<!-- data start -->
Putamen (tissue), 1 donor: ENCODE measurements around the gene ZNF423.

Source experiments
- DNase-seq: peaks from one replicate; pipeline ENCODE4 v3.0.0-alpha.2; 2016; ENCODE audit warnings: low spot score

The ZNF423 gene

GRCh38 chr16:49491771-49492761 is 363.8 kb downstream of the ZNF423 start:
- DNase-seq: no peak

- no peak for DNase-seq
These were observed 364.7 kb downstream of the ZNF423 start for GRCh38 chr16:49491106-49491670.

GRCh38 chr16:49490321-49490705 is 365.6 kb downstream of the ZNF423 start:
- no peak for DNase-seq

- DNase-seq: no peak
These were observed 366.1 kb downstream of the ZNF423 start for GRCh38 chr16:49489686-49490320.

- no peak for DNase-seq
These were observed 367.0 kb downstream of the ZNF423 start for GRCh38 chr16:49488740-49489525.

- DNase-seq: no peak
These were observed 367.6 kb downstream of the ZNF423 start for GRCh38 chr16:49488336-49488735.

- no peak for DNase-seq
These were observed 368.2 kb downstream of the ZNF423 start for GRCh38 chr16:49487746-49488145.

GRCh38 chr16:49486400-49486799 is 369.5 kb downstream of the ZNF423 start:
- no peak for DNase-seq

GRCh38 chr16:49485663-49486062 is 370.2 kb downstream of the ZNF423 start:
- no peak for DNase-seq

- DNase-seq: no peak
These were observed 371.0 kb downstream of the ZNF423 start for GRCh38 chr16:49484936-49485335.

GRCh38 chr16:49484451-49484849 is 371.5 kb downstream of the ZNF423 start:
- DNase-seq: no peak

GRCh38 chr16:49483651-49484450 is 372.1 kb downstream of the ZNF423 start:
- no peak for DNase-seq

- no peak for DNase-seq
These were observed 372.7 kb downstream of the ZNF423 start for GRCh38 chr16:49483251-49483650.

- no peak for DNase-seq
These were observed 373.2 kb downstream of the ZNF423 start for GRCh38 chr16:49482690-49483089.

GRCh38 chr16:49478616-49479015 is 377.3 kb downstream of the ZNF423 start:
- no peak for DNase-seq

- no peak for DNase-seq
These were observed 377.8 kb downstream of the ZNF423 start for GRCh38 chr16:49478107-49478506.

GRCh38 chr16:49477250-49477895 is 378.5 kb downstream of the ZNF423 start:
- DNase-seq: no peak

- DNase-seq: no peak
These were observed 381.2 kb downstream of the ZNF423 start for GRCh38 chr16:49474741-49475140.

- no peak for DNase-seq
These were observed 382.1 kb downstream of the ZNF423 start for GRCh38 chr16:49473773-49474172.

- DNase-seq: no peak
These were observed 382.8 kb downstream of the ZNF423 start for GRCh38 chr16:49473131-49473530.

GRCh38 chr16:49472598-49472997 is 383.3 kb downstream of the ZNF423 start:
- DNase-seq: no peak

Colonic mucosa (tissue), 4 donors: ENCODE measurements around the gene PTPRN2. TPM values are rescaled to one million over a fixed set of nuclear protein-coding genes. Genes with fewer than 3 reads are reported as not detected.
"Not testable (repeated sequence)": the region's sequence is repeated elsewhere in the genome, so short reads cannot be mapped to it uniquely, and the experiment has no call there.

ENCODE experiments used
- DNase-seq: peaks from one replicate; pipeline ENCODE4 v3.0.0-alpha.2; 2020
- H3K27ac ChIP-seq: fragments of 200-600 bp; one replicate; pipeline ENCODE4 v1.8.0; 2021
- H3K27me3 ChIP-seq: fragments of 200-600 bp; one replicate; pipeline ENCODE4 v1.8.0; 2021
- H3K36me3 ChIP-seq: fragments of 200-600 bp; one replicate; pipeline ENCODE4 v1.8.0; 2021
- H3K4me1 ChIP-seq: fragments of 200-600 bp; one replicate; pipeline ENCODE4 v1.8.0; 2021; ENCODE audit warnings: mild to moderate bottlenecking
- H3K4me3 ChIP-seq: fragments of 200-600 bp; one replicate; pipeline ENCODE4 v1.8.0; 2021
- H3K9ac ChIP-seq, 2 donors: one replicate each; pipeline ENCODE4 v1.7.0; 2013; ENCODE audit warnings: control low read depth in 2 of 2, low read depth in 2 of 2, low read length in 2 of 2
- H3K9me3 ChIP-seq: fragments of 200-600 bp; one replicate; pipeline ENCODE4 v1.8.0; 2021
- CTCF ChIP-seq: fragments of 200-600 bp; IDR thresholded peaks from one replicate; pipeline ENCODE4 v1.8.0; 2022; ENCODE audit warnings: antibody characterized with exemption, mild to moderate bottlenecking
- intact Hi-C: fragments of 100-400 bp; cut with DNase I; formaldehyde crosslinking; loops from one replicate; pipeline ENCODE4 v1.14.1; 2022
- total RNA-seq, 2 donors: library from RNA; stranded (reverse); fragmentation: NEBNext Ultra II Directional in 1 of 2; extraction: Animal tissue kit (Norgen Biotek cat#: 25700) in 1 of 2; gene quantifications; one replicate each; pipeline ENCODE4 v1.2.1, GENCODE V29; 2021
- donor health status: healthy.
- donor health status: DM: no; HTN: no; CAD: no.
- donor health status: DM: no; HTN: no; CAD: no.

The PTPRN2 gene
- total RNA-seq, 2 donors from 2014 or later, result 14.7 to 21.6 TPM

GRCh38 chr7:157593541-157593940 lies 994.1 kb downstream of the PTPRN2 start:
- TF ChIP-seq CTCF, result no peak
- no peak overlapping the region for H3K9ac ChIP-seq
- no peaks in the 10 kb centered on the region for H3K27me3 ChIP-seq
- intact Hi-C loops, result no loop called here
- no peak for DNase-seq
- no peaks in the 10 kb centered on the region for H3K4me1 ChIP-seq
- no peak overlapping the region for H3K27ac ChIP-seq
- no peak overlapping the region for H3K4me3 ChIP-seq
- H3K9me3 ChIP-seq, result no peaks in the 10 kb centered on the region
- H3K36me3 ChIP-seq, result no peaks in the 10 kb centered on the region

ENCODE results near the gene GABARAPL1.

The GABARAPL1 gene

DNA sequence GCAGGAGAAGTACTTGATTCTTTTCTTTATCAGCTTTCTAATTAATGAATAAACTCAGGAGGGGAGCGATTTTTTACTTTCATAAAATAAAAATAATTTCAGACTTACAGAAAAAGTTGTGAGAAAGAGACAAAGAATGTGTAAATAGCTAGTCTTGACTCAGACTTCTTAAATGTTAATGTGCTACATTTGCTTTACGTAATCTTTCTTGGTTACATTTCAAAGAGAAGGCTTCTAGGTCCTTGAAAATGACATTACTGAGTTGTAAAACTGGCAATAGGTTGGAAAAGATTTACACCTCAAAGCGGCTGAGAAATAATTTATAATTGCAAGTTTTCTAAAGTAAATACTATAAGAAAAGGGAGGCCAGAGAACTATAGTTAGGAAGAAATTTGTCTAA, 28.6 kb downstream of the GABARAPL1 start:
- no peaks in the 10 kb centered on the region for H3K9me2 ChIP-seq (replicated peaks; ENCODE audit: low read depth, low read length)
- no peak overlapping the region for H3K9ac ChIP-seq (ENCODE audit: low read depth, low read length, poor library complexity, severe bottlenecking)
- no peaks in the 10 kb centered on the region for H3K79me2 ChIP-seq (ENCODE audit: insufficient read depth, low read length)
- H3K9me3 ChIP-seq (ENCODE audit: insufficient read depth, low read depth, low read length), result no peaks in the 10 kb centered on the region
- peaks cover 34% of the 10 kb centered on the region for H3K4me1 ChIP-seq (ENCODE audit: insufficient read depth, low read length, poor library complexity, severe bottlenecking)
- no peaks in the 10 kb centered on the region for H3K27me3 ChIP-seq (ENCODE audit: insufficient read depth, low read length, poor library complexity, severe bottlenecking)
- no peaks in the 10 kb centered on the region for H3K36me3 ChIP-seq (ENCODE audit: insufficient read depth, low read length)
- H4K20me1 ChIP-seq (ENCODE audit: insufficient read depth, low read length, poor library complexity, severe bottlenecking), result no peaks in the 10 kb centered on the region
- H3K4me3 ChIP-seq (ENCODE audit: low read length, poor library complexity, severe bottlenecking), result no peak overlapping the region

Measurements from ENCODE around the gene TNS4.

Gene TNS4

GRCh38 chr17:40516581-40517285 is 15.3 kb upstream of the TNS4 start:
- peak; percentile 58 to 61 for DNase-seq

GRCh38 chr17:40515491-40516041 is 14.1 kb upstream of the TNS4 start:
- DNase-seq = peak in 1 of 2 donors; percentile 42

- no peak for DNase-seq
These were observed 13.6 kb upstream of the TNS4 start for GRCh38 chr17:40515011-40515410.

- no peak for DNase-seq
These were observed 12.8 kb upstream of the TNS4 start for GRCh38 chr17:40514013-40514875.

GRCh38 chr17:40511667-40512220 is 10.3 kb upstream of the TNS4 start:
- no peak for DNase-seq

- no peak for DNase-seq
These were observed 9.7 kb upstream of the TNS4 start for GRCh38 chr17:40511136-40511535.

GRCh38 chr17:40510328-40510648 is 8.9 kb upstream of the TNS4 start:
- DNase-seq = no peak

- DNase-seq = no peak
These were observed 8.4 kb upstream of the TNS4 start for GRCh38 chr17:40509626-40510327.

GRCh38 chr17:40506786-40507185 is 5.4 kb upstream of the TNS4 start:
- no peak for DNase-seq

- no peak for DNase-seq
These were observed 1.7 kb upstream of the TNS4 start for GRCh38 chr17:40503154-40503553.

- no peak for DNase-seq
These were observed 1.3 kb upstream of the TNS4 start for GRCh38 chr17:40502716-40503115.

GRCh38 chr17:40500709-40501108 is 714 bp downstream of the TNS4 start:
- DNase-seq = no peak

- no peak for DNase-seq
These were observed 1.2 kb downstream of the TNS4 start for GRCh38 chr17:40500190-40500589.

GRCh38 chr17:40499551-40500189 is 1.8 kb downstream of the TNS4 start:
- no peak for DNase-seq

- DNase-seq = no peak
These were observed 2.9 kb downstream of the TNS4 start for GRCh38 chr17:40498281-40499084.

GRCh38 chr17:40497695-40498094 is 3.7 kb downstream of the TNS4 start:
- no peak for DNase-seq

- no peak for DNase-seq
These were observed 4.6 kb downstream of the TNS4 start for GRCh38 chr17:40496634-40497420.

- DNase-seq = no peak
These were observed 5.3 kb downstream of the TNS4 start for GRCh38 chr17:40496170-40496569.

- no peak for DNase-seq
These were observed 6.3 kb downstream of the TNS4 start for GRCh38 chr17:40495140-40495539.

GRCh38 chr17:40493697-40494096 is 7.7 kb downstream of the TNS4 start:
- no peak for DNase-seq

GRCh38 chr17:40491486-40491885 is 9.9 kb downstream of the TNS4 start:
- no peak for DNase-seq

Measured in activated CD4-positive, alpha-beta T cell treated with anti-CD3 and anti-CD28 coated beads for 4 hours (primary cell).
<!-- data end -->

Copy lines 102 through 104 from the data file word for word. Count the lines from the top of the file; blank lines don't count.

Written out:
These were observed 9.7 kb upstream of the TNS4 start for GRCh38 chr17:40511136-40511535.

GRCh38 chr17:40510328-40510648 is 8.9 kb upstream of the TNS4 start:
- DNase-seq = no peak